Most people upgrade their car, usually looking to improve on specification, performance, or in some cases simply something newer with less miles. That was also my intention when I purchased my Kia Cee’d.
With some late March into April snow showers coming down over some parts of the UK, I thought I’d try and answer the question of which car is better when the weather is slippery. I say try, as I haven’t yet had the chance to drive the Kia in proper snowy conditions, but despite this I do have some observations to share.
Starting with the little Suzuki Alto, despite the lack of most driver aids, this car is very capable in snowy conditions. The car is light, meaning it is possible to change up gears very early to help control wheel spin and traction, something helped further by the relative lack of power. This is despite a lack of weight over the driving wheels, which can often lead to poorer traction in wet conditions. The narrow tyres cut through snow extremely well, and with care, there is little that would stop the Alto, excepting extreme conditions such as very high drifts.
Stopping, however, can sometimes cause more difficulty. Anti-lock brakes aren’t exactly known for being brilliant in snowy conditions, and annoyingly this is the one driver aid that is actually fitted to the little Suzuki. Extreme car is need when braking on snow, as the ABS (anti-lock braking system) has a tendency to either give full brakes thus locking the wheels, or absolutely no braking whatsoever. As such, it is important to allow plenty of distance to anything in front, and slow down gently using the gears.
The Kia typically performs well in wet and windy weather. The car handles brilliantly in dry conditions, and the same characteristics are true in poor weather. The traction control system performs well, and in some cases it can be beneficial to press slightly harder on the accelerator pedal, and let the car do the work for you. Under light snow accumulations (of the wet/slushy variety), the car worked well with no obvious loss of traction. Hopefully, some more snow will come so I can give the Kia a proper test.
On first impressions, both cars are capable in inclement weather. Without more first hand experiences in snow, it is hard to pick a winner between the little Suzuki and the larger Kia. However, the Alto does prove that you don’t need a big 4×4 to get around in snow.
Although I had held a driving license for a while, it was not until October 2018 when I acquired my first car. My second arrived in June 2021, intended as a replacement, but my heart has led me to keeping both. I shall write on this story later, but for now I think it is worthwhile writing a little introduction to the two cars I have.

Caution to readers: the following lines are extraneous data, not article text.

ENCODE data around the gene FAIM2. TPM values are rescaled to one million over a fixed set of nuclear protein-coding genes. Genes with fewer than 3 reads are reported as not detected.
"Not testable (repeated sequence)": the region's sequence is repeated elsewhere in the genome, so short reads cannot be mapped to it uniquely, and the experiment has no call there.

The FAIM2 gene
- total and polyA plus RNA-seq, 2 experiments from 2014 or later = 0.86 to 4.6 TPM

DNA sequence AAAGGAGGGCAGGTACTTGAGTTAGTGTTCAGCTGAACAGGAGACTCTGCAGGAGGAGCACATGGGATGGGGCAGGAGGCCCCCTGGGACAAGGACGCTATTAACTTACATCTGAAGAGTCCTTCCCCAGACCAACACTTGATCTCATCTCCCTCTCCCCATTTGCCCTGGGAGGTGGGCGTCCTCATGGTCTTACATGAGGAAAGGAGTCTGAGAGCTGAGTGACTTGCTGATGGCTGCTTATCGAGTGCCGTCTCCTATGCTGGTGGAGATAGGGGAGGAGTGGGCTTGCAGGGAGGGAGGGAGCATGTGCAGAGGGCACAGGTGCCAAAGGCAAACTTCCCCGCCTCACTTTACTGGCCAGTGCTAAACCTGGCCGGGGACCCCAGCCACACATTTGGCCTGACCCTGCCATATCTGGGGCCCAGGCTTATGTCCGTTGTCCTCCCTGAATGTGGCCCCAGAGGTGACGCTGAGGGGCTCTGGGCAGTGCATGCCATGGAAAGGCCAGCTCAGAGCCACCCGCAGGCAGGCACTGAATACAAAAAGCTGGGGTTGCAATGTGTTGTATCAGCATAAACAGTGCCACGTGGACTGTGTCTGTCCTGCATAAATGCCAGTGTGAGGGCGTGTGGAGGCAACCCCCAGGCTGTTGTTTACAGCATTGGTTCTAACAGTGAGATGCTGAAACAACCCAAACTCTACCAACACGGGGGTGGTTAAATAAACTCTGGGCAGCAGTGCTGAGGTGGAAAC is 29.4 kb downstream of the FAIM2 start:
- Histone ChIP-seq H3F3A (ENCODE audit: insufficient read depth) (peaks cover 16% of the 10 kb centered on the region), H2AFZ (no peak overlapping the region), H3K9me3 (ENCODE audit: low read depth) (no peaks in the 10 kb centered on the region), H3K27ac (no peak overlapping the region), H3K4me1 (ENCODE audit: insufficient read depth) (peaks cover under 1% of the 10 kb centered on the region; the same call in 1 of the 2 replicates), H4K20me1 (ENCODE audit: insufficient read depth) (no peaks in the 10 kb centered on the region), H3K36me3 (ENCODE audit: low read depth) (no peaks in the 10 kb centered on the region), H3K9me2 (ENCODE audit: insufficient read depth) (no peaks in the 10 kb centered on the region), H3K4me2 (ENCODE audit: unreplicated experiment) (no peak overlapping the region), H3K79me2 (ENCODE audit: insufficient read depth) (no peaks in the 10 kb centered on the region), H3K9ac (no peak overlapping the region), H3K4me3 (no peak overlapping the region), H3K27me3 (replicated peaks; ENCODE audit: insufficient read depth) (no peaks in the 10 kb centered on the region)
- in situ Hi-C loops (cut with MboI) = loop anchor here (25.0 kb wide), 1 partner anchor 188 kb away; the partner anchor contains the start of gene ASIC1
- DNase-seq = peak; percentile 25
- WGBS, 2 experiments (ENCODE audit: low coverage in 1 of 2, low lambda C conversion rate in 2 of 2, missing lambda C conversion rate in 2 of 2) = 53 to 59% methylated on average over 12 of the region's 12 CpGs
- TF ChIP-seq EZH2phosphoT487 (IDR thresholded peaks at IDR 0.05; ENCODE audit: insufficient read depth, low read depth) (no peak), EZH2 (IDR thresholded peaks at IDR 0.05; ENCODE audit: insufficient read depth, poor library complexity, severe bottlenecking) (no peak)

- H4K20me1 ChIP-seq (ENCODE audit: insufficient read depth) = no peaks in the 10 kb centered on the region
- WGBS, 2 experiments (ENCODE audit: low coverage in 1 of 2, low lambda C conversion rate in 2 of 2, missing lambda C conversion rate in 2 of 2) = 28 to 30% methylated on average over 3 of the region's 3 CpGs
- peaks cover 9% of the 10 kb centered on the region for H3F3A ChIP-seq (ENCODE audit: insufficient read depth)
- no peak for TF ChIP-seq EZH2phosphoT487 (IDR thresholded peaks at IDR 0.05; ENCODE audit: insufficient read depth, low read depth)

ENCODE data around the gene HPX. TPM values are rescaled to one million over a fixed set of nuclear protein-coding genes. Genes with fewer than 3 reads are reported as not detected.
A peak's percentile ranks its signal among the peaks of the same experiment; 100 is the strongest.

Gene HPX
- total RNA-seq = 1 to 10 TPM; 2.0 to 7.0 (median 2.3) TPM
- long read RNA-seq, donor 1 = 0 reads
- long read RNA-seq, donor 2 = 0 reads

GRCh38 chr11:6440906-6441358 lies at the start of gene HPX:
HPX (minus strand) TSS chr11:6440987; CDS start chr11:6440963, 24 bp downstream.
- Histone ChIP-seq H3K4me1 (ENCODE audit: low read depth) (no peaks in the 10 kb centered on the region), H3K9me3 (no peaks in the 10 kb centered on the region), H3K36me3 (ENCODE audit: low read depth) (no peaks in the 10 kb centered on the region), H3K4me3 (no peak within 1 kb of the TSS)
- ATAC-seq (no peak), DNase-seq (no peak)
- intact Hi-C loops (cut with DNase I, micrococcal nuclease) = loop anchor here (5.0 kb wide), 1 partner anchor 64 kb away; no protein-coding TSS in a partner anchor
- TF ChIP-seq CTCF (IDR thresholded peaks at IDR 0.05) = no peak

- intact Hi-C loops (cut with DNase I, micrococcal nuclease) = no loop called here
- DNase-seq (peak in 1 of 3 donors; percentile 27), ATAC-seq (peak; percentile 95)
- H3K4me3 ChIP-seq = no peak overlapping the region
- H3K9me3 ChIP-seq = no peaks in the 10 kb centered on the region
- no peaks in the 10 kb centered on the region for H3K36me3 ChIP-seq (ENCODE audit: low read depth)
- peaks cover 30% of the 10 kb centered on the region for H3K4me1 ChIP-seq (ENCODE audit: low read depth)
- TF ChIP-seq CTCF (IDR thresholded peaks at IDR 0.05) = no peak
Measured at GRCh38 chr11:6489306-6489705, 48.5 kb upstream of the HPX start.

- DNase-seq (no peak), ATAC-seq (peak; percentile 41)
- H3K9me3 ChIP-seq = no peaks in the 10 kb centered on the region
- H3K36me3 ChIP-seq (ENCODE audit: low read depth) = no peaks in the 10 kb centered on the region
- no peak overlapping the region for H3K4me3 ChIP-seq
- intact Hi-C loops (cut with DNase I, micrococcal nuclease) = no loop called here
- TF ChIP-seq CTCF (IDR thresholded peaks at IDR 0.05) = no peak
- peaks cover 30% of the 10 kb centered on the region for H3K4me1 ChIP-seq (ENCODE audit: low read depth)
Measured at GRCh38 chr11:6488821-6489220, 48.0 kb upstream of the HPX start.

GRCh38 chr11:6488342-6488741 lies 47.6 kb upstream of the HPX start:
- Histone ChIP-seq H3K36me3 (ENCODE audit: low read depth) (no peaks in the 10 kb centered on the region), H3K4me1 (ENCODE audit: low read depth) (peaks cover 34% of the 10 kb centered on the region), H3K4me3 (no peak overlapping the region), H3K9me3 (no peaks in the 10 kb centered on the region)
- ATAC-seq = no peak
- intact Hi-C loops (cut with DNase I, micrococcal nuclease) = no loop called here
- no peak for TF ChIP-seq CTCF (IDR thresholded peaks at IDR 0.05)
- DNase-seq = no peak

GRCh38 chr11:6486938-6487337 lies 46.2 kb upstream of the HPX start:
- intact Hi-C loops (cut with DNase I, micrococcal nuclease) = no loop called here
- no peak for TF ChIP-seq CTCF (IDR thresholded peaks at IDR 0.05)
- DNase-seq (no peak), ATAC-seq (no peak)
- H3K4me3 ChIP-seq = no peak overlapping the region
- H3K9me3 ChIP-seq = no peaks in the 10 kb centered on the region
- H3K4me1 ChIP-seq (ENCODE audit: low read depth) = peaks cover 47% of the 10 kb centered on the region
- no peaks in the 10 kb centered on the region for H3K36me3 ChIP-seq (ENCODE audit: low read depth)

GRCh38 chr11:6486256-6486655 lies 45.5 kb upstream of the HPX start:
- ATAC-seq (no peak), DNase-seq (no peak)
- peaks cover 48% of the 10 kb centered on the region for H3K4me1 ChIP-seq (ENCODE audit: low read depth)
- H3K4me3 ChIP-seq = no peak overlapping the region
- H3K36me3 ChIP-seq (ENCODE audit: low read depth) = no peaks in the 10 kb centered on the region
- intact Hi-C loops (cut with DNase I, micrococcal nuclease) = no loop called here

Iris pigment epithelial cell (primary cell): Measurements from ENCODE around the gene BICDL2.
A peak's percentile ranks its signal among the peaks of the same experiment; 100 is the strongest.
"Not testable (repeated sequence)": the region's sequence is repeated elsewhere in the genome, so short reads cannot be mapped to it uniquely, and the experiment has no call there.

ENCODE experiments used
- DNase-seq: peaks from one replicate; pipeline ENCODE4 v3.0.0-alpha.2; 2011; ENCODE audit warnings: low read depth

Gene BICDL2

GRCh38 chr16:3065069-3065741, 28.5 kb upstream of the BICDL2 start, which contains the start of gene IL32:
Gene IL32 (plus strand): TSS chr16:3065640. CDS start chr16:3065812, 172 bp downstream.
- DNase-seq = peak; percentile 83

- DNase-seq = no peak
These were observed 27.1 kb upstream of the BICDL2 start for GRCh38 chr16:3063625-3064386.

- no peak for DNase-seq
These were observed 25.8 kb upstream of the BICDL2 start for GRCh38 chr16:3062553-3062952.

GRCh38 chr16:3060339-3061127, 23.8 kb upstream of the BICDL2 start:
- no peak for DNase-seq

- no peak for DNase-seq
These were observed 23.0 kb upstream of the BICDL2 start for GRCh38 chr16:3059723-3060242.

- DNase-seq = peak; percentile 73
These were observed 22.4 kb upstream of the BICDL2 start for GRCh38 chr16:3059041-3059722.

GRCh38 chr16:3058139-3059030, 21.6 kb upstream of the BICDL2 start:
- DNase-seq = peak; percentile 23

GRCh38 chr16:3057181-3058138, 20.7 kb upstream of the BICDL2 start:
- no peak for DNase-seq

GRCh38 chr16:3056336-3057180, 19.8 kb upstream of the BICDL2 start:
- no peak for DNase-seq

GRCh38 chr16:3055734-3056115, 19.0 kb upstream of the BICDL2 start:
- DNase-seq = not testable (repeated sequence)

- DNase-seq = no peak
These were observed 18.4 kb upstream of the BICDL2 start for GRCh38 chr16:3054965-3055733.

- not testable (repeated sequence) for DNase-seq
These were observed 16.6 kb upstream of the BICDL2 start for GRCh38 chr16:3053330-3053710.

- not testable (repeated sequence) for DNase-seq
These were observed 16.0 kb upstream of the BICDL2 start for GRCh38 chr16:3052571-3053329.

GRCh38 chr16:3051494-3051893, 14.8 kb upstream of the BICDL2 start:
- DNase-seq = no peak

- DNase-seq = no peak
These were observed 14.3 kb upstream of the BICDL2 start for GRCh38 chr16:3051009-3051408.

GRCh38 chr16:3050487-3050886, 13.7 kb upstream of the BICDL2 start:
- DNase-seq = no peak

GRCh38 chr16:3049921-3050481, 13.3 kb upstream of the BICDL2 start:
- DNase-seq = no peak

Tweetie Pie, the 2006 Suzuki Alto
Owned from October 2018
Named Tweetie Pie (no doubt this will be the subject of another posting), my 2006 Suzuki Alto was the first car I bought. Excluding dealers, the car had one previous owner, and had only clocked up around 10,800 miles by the time I bought it in October 2018.
Costing £1,500, the car is basic, simple, but a joy to drive. Despite being basic, the car came equipped with an aftermarket looking, yet factory fitted Clarion CD/radio, brilliant heater, and front electric windows. Cheap to insure, tax, and run, I quickly fell in love with the charms of the Alto.
Performance is good, with the car averaging 50mpg since I bought it, and although 62 bhp doesn’t seem like much, the lightweight car quickly accelerates to 50 mph. Handling is good too, and although the car does have a tendency to lean, it sticks to the road well.
Dennis, the 2015 Kia Cee’d
Owned from June 2021
Acquired from a local dealer, Dennis (named after the truck/bus manufacturer), is a 2015 Kia Cee’d diesel. Bought for a little under £6,000, this family sized hatchback is a good all rounder, and is in ‘2 Ecodynamics’ spec.
The car is a diesel, something which was essential as I do some long journeys, and wanted a car with a bit more high end power than the Alto. With a 126 bhp and plenty of torque, the Cee’d has more than enough grunt, and proves invaluable when over taking slower traffic.
Despite having double the brake horsepower, fuel economy is better than the Alto. An average of 55mpg is easily attainable, with 59 mpg on motorways at 70 mph, and 52 mpg on shorter journeys. I’ve even seen 67 mpg on the trip computer once.
… and to Conclude the First Post
With both cars being economical to run, I’ve opted to keep both for the time being. Switching between the two highlights not only how different they are, but how brilliant they are in their own separate ways. I hope this blog will be the perfect platform for sharing my past adventures with the cars, as well as documenting the future journey. Keep your eyes peeled for the next post, and thanks for reading.